This is a simple Bill whose objective is to better protect innocent citizens from accidental death, injury and harm from vehicle drivers who consume alcohol and then drive impaired. It also seeks to protect the drivers themselves. Specifically, it amends the Road Traffic Act 1988 to lower the maximum alcohol limits permissible when driving in the UK from the present blood alcohol concentration of 80 milligrams of alcohol per 100 millilitres of blood down to 50 milligrams of alcohol per 100 millilitres of blood. There would be corresponding changes to breath and urine limits, but in this debate I will refer solely to the limit change using the acronym BAC.
The Act would apply to the whole of the UK, although, as most noble Lords know, Scotland has already enacted this. What they may not know is that the Welsh Assembly has proposed the adoption of a BAC limit of 50 for the Principality, and across the Irish Sea the North Ireland road traffic amendment order not only proposes a lower 50 BAC limit, but an even lower limit of 20 BAC for novice and some commercial drivers.
This amending Bill is precisely in accord with what was piloted from 2014 through the Scottish Parliament. As a consequence, I regret that Clause 2 contains a provision to reduce the limit below which a person could elect to have a specimen of breath replaced with a specimen of blood or urine. This statutory option was removed from the Road Traffic Act 1988 by Part 1 of Schedule 11 to the Deregulation Act 2015 which came into force in April 2015. 1 will therefore need to withdraw Clause 2 later, and I hope that this will make life easier for the Minister.
The European Union does not have a directive on a drink-drive limit, but as long ago as 1988 it first proposed harmonisation throughout Europe at a 50 BAC limit, which it recommended should be adopted. Over the years it has been adopted by all European Union countries except two: Malta and the UK. So I ask: who offers better protection to their citizens, and are the interests in favour of sticking with the present limit being better protected than innocent lives and limbs? To get the answers we need to look at a bit of history and then come up to current developments. These have been recently summarised by Professor Richard Allsop in his 2015 paper for the RAC Foundation entitled Saving Lives by Lowering the Legal Drink-Drive Limit.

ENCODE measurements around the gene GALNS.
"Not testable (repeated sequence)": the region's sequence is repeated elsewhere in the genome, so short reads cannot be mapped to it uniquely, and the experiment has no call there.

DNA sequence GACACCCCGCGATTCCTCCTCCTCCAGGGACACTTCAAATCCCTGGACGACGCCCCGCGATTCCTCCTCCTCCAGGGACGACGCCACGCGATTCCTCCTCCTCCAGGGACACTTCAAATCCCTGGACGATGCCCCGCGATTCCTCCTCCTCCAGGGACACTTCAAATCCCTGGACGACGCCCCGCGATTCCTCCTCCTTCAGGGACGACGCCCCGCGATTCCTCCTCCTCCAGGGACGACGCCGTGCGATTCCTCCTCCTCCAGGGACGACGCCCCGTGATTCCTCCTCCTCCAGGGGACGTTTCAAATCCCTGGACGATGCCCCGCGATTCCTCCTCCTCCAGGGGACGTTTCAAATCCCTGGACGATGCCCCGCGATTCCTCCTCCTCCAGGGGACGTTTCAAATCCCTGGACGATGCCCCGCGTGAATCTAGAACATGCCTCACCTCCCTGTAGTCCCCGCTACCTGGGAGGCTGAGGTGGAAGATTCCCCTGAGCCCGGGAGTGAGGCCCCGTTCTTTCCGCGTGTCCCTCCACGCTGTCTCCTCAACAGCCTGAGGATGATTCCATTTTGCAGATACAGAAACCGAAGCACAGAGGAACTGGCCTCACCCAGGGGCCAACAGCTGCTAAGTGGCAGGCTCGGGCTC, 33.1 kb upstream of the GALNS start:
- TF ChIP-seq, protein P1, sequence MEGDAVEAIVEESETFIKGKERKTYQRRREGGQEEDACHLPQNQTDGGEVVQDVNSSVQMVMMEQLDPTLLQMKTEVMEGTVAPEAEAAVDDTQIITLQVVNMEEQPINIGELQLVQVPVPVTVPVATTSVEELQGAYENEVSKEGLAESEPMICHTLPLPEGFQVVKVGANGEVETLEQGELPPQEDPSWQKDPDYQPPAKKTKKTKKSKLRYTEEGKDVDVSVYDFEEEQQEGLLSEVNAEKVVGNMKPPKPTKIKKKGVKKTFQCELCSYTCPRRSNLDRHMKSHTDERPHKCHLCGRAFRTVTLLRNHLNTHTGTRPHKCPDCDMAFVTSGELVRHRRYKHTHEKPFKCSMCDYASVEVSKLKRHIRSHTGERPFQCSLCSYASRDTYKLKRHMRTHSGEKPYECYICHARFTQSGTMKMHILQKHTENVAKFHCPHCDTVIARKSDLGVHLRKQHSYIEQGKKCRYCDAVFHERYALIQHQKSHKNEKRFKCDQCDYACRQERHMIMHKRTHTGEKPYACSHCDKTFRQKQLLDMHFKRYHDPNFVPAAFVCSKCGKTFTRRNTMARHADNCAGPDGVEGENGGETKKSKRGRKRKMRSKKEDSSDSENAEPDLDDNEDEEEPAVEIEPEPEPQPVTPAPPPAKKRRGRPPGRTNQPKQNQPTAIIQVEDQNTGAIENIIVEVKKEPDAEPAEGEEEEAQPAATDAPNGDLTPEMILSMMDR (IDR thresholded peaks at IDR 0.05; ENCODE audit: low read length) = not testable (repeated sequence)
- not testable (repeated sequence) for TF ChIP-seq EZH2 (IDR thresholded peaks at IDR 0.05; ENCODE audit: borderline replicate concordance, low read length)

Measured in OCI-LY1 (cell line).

It is now well recognised that drinking and driving impairs performance and is a leading cause of road traffic accidents. But, as some noble Lords may recall, that was not always the case. Even in the mid-1960s there was still debate as to whether moderate drinking increased or decreased the risk of collision. But others had recognised the danger much earlier. As long ago as 1954, the World Health Organisation reported that,
“the inference cannot be avoided that at a blood alcohol concentration of 50 milligrams per 100 millilitres of blood, a statistical significant impairment of performance was observed”,
in more than half the cases it examined in the experiments it had undertaken. As a result, the WHO recommended a BAC limit many years ago.
The UK set up its own study in 1953 using what it called laboratory “tasking”, resembling driving vehicles on the road, which reported in 1959. It did not agree with the WHO’s recommendation but, while it acknowledged that substantial impairment of performance still occurred at levels below 80 BAC, it was suggested that those below that limit should not be criminalised. That was the reason given for not embracing the lower limit. In 1962-63 there was a large-scale study at Grand Rapids in the USA. This study quantified the relationship between BAC level and the risk of collision, and provided convincing evidence of greatly increased risk dependent on a driver’s alcohol level.
So why was the 80 BAC limit chosen? The choice of 80 BAC made by Barbara Castle, the then Minister of Transport, should be understood in the context of the evidence available at the time, and in 1967 it was probably influenced by several other salient factors too. The Grand Rapids evidence indicated that the average risk of involvement in a collision was roughly doubled at 80 milligrams. Further, 80 milligrams was within the range of levels then being considered or implemented by other countries. It was plausible that public and parliamentary acceptance could be gained, partly on the basis of advice that most people could have three small drinks without exceeding the 80 limit. However, the Royal Society for the Prevention of Accidents has long contended that 80 was not decided solely on the basis of empirical accident risk assessments, but was influenced upwards by the need to make acceptable to the public the introduction for the first time ever of legislation limiting the amount of alcohol that drivers could consume.